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Dave Pynt

Fire starter

Perth native Dave has done stints at Noma, Extebarri and the Loft Project, and last summer delighted Londoners with his Burnt Enz dancehall and barbecue at Climpson and Sons roastery.


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Ed Smith

City lawyer turned chef

Ed Smith left his job as a City lawyer one year ago. He retrained as a chef at Westminster Kingsway, and now cooks, writes and consults for a living. His food blog www.rocketandsquash.com features both restaurant reviews and recipes.


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Nuno Mendes

East End chef

Born and raised in Lisbon, Nuno Mendes has dedicated his life to exploring and cooking. His experience spans from his culinary training in San Francisco to working with some of the world’s leading chefs, such as Wolfgang Puck and Jean-Georges Vongerichten, in New York and London. In addition to opening Bacchus in 2006, Nuno is known for setting up and developing the Loft Project. Following on from this, in 2010 he opened Viajante at Town Hall Hotel. Set in the urban landscape of Bethnal Green, the restaurant has received widespread recognition from critics, as well as a Michelin star.


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Carl Brown

Bartender and drink thinker at Dishoom

Carl Brown started bartending in his home town of Bury St Edmunds, then, following a stint under mixologist Mickael Perron, he went to work for Hilton Worldwide, latterly at the Waldorf Astoria. He later joined the Gorgeous Group, who introduced him to Dishoom, where he has developed drinks including the Bombay Pimm’s and the Naughty Gola Ices from the summer 2011 pop-up, Chowpatty Beach, plus the menu at the Permit Room in Dishoom Shoreditch.


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George Matzaridis

Master at mixology

Born in Sweden to Greek parents, George’s career started at the tender age of 16. After joining Hakkasan in 2001, with a brief spell running his own bar in Lisbon, he returned to the fold in 2007. George is now the groups senior bar manager across Europe and the Middle East and was recently voted Best London bartender.


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Jesse Dunford-Wood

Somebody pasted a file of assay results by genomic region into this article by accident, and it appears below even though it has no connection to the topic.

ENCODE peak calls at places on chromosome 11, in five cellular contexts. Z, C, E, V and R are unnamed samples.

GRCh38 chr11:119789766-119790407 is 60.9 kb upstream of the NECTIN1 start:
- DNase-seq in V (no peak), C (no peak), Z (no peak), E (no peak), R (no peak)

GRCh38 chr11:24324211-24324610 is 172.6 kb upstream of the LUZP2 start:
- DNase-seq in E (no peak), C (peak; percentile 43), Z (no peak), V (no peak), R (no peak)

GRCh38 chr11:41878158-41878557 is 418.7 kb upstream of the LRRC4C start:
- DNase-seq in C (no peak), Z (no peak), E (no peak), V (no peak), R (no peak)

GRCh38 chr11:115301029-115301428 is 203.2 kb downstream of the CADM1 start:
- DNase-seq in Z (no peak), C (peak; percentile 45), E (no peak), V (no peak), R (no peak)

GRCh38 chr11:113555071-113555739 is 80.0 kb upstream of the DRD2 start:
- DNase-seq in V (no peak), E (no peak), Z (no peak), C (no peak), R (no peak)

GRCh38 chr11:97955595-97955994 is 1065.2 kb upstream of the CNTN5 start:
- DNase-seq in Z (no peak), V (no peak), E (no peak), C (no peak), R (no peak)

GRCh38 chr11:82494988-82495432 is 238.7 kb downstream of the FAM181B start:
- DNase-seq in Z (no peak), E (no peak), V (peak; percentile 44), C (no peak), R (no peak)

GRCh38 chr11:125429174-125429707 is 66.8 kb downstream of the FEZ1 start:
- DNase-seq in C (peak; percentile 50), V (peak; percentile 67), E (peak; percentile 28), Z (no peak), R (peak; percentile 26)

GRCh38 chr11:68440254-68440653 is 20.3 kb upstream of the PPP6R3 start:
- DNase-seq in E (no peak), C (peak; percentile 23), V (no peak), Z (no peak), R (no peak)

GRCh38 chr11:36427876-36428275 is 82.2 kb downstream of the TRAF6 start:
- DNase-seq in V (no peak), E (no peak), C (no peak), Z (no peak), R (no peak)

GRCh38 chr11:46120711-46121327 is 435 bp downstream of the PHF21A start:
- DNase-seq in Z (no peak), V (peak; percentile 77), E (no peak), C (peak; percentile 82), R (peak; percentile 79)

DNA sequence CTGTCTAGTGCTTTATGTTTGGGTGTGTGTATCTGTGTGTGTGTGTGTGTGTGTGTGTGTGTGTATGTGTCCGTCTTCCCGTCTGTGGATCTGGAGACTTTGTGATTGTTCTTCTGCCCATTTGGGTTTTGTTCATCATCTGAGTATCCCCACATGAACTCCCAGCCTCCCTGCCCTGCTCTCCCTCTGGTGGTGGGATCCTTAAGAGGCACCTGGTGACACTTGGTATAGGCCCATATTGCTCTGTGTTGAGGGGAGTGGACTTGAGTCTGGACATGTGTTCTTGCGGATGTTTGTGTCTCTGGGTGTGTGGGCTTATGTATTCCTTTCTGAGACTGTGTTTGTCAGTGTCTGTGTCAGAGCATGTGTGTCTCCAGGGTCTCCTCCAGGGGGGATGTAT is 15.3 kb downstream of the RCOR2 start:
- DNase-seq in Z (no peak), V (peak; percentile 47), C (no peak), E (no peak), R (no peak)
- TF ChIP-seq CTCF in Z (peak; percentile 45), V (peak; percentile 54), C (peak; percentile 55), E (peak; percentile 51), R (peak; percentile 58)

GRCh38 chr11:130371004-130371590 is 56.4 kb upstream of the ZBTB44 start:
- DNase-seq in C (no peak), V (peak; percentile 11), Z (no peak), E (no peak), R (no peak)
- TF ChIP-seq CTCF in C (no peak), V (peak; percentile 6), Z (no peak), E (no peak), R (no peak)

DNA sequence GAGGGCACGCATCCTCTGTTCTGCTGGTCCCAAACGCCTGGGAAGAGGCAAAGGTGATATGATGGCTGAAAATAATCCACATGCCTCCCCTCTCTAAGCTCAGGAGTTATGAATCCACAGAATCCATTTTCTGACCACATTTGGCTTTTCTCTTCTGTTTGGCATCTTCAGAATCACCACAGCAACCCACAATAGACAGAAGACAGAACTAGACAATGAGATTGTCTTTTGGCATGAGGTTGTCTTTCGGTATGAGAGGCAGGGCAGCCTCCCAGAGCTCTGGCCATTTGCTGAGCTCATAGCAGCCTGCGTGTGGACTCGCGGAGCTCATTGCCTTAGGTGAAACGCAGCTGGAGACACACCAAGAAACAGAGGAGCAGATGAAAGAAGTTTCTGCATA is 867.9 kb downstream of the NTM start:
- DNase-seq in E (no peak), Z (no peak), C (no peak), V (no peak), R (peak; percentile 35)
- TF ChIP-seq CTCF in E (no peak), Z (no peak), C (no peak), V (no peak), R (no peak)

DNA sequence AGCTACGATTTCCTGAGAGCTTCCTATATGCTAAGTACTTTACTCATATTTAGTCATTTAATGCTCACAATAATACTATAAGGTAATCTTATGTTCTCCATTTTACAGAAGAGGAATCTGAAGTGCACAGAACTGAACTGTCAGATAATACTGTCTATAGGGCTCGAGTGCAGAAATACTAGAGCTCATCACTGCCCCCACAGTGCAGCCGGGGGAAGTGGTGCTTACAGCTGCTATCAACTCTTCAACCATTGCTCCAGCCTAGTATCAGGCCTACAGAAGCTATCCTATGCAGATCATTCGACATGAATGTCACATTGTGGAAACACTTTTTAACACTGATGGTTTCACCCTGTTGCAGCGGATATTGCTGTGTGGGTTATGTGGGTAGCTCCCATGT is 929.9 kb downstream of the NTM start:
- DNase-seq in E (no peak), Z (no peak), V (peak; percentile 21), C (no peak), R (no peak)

Witty West London chef

Jesse Dunford-Wood is chef at the Mall Tavern in Notting Hill, where he cooks colourful, seasonal, nostalgic British food. He previously worked with Rowley Leigh, Mark Hix and Michael Caines, and opened the National Dining Rooms at the National Gallery in 2006 with Oliver Peyton. He has also done stints with Charlie Trotter in Chicago, and Mark Best in Sydney. He recently opened Parlour in Kensal Green.


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Geoff Robinson

Bartender and Happiness manager

Geoff Robinson fell into bartending as a means of paying his university tuition. He fell harder than he expected, and has remained locked into the industry ever since. After helping to open an award-winning cocktail bar in his native Vancouver, he ventured out to do some travelling. He ended up in London, working at ECC Chinatown. Following his stint there, he took up the bar manager position at Happiness Forgets in Hoxton Square, a small basement cocktail bar that has since been accorded some acclaim, including being named 12th best bar in the world by Drinks International.


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Giorgio Ravelli

Swiss chef in Spitalfields

Giorgio Ravelli is the head chef of Upstairs at the Ten Bells. He grew up in his father’s restaurant on Lake Maggiore in Locarno, moving to neighbouring Lugano for a three-year chef apprenticeship, followed by a year at Michelin-starred La Table d’Edgard in Lausanne. Since then Giorgio has worked at the Ledbury in London, Berlin’s VAU, and Cellier Morel in Montpellier. Returning to London, he became head chef at Upstairs at the Ten Bells in June 2012.


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Juliet Kinsman

Globetrotting logodaedalian

Juliet Kinsman is editor-in-chief of boutique hotel guide Mr & Mrs Smith. Her travel and interiors articles have appeared in titles from Condé Nast Traveller to the Financial Times. Among her favourite locales are her childhood home of NYC, and her London neighbourhood, Kensal Green, which she celebrates on her blog, Park Life. She is a connoisseur of coffee, cheap-chic cottages and compound adjectives; if she were given a pound for every chic hotel she’d written about polysyllabically she’d be able to buy her own hip hideaway.


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Sébastien Gaudard

Perfectionist pâtissier

Born in northeastern France, Sébastien Gaudard is a second-generation pâtissier who came to Paris in the early 1990s, working under Pierre Hermé at Fauchon, and succeeding him in 1996. In 2003 he launched Délicabar in Bon Marché and, at the end of 2011, opened his own pâtisserie on the Rue des Martyrs, reviving one of the oldest cake shops in Paris.


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Rosie Birkett